The American Institute of Architects (AIA) recently issued a press release identifying and predicting the 10 Major Residential Design Trends for the Next 10 Years with a detailed analysis published in the organization’s official journal: Architect Magazine. Among these trends are healthier homes and with sustainable design elements, kitchens becoming a focal point of homes and the emergence of outdoor kitchens.
“Homeowners have indicated a strong preference for functionality, accessibility and sustainability over the last 10 years, and architects expect that to accelerate with increasing demand for healthy building materials and furnishings,” said Kermit Baker, chief economist for the AIA.
Healthy, Sustainable Homes
Although technological integration was at the top of the list, environmental health issues came in a close second. According to the AIA, consumer awareness about environmental health issues has greatly increased, prompting the widespread use of materials containing little-to-no volatile organic compounds (VOCs). Composite wood flooring and paneling containing VOCs will increasingly become out of favor, and carpets with polyvinyl chloride will be replaced with eco-friendly carpeting or bare floors.
A recent survey cited by the AIA shows that 25 percent of homeowners are, at the very least, suspicious that their homes contain health hazards, and 20 percent are not sure whether they should be concerned.
In addition, architectural firms are reporting that homeowners are focusing on sustainability and conservation of natural resources, which could push the trend to use recycled materials in countertops, floors and other surfaces.
Architectural firms also say that new and innovative materials are expanding possible design options. While efficiency in design is ranked slightly higher, new and sustainable construction products are becoming extremely important in contributing to efficient homes. Twenty-eight percent of the survey respondents stated that they anticipate a significant increase in in renewable building materials over the next five to 10 years.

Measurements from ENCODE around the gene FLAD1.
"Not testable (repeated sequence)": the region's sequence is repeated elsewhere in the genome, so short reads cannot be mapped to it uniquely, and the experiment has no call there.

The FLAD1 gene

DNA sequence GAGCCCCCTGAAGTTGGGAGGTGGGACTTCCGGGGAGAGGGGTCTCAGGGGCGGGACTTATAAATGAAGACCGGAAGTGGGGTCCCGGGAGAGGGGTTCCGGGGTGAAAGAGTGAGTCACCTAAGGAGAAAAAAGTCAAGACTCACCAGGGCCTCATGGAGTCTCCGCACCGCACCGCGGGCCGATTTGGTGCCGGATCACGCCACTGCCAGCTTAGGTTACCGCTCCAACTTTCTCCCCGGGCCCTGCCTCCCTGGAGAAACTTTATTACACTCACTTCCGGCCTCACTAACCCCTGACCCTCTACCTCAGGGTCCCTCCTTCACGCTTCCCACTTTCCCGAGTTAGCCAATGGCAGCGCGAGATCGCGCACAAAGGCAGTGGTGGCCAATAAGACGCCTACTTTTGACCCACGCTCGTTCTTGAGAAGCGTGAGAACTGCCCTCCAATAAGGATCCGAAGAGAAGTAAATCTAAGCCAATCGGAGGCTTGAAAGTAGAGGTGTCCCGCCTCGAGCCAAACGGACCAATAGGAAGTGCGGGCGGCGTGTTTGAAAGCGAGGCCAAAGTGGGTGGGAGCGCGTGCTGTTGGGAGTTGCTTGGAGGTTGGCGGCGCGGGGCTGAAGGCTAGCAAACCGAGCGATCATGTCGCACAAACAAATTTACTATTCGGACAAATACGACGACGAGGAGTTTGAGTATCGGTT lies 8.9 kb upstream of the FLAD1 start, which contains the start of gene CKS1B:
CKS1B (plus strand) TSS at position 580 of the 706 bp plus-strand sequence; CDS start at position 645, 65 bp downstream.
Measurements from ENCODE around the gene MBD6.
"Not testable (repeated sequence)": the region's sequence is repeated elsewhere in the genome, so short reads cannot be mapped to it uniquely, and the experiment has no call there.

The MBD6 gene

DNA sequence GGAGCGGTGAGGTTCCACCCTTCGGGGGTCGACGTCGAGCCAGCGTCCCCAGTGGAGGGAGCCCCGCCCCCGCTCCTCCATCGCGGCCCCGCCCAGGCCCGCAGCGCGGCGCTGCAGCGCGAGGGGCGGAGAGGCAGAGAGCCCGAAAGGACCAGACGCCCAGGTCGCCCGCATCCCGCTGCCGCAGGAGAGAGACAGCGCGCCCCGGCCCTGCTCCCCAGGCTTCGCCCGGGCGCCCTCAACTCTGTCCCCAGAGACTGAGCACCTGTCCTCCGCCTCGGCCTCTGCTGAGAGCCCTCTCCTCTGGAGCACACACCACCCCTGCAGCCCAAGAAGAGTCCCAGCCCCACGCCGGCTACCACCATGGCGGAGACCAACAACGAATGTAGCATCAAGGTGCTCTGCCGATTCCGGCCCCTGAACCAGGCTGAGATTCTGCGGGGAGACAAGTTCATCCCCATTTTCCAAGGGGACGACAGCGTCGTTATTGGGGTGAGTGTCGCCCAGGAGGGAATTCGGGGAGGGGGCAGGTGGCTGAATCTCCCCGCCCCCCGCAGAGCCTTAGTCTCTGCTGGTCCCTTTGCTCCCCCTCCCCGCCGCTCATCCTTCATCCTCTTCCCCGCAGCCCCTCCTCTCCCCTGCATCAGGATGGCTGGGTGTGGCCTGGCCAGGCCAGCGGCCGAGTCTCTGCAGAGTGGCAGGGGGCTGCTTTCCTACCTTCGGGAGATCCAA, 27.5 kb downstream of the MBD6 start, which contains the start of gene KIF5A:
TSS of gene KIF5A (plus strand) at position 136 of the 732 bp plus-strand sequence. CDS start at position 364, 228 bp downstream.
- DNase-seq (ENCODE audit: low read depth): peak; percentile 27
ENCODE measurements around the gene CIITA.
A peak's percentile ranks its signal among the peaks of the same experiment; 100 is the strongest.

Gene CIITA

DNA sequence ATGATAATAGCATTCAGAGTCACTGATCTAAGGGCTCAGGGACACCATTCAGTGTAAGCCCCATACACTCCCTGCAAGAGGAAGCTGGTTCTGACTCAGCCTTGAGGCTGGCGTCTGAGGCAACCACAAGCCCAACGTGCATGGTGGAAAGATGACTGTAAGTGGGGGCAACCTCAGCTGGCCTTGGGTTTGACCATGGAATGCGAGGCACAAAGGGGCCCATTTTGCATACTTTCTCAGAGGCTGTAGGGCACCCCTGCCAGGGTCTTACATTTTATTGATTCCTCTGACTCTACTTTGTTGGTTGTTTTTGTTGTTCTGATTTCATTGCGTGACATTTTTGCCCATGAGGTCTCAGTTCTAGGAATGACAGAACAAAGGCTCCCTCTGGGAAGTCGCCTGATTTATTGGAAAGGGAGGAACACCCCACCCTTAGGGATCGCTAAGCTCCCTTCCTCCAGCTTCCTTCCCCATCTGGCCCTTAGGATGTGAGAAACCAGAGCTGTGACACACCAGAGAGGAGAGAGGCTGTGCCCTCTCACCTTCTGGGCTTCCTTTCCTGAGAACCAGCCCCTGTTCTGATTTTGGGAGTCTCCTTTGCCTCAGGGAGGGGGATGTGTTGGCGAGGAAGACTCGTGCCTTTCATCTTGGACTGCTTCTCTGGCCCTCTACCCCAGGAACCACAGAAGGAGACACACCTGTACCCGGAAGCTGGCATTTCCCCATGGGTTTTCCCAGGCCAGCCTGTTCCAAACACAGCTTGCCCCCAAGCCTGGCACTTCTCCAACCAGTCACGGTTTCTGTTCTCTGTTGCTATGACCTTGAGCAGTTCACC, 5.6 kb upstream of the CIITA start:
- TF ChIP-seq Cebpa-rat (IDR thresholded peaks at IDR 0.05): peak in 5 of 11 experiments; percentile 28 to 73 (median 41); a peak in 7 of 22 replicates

Kitchens the New Focal Point of Homes
During the recent economic recession, features in new homes were scaled back in every room except the kitchen. With families increasingly on the go, kitchens have become a central meeting point for household members, and new homes are placing an emphasis on kitchen space. Large islands, nooks, bars and seating areas are being incorporated into kitchens not only for the preparation, serving and eating of meals but also for relaxing, conversing and work activities.
As kitchen space increasingly becomes synonymous with family space, kitchens will continue to expand as centers of household operations, and other sources tell us that tables are being replaced by permanent, integrated countertops, which are used for dining, home offices and planning centers.
Another new trend is an expansion in outdoor-living facilities. In the past, the focus in outdoor space has been on decks, patios and outdoor grills, but this has expanded to full-blown outdoor kitchens, which is expected to increase the demand for sustainable countertops, flooring and other surfaces.
Before signing off on this report, the AIA stated that nonresidential buildings are expected to follow similar trends.